A cover 125, generally made of a plastic or synthetic resin is attached by means, not shown, being either screwed or snapped on to the top of body 115 at 127. Such cover has three different diameter apertures therein to admit pipes 131, 132 and 133 having diameters D1, D2 and D3 respectively. Such pipes could be made of a plastic which does not react with engine fuel such as gasoline or of a metal such as stainless or ordinary steel. Pipe 131 may be connected to pump 141, which has an input feed pipe 151 of same diameter as 131, from the fuel tank supplying fuel to the engine. Pipe 132 may be connected to pump 142, which has an input feed pipe 152 of same diameter as 132, from a water tank source, and pipe 133 may be connected to output pump 143, which has an output pipe 153 feed of like diameter as pipe 133, to either the fuel injection system or the carburetor feeding the homogenized fuel and water to the engine in vapor form.

The diameters of the pipes, D1 and D2, will in this illustration control the quantity of fuel and water ratios present within chamber 160 formed in body 115. Since the ratio of fuel and water to be homogenized in chamber 160 will be proportional to the ratio of inner areas of pipes 131 and 132, and assuming the same pipe wall thicknesses, such ratio will be proportional to the ratio of their diameters squared. Further assuming that we wish to have 10 times as much water as fuel in the homogenized mixture, then: ##EQU1## and if we arbitrarily select a pipe diameter D2 of 0.4 inches, then D1 will need to be 0.2 inches to satisfy the assumed requirements.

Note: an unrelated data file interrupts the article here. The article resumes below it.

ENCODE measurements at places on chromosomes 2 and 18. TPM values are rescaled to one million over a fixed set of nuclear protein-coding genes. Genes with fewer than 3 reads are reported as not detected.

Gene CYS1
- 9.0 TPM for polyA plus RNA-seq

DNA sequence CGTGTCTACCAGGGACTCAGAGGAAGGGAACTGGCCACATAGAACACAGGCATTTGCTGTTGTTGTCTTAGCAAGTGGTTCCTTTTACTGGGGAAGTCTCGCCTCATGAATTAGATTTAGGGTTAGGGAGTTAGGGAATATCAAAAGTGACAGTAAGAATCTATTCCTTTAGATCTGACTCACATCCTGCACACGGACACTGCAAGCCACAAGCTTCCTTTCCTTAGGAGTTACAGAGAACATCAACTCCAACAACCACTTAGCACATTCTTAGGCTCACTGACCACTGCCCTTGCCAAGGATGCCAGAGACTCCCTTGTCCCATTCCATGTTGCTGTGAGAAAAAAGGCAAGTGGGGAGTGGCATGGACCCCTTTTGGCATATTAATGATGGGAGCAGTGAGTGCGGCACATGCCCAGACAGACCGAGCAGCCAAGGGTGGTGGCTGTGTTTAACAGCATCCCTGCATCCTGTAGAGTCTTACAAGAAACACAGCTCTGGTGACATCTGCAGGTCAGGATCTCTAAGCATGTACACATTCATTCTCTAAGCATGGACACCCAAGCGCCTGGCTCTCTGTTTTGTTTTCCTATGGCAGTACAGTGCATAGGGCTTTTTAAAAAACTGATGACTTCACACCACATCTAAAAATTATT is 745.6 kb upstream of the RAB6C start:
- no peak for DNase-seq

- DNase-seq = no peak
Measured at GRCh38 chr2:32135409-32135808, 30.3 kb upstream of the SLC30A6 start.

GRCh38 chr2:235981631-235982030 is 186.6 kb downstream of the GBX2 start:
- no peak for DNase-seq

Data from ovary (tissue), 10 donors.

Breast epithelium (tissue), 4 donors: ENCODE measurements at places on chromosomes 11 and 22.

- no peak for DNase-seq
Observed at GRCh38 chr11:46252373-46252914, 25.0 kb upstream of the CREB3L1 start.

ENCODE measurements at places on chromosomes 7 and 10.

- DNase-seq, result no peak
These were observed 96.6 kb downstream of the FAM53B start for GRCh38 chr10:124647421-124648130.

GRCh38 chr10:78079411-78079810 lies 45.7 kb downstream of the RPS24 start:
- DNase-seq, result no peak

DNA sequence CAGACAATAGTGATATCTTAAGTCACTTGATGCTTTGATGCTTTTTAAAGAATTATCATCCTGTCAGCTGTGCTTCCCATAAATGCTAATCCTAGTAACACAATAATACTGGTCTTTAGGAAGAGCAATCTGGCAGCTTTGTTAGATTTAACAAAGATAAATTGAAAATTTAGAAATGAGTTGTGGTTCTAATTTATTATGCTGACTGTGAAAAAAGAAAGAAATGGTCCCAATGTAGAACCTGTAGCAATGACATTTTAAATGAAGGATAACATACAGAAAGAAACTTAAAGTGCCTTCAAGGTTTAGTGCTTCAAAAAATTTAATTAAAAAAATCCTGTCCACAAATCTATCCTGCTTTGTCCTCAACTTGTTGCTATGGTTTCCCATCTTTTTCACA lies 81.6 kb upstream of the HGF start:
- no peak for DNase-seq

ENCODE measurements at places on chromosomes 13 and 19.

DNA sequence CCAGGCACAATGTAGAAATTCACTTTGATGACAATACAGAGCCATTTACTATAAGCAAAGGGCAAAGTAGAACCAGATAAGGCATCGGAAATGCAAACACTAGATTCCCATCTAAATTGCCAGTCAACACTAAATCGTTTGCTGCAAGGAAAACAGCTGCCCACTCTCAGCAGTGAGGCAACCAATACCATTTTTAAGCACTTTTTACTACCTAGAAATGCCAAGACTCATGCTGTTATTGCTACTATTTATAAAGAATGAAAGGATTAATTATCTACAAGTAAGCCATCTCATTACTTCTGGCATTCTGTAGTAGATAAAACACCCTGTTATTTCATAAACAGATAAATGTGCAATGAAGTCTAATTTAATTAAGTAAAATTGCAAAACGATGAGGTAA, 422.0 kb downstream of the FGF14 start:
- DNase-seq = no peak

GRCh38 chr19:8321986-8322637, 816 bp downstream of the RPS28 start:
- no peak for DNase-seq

If we further assume that the homogenized mixture of fuel and water is used up by the engine as rapidly as it is fed to means 100, then the diameter D3 of pipes 133 and 153, assuming the same wall thicknesses as D2 and D1 situation, will follow the relationship of: ##EQU2##

For the diameters of D2 and D1 as above stated, then D3 under these conditions will be about 0.45 inches.

It is of course understood that the system described is not the only way to premix desired ratios of fuel and water and to feed the homogenized mixture to the engine. A system of computer controlled valves from the respective fuel and water tanks can be used for such purpose if desired, and of course would be more expensive and more complex than the one illustrated. It can also be appreciated that the system illustrated or one similar to it can be used to premix and therefore pre-homogenize fuel and water, and such pre-homogenized mixture sold to the consumer by the oil companies from their conventional supply pumps as used in a gasoline dispensing station.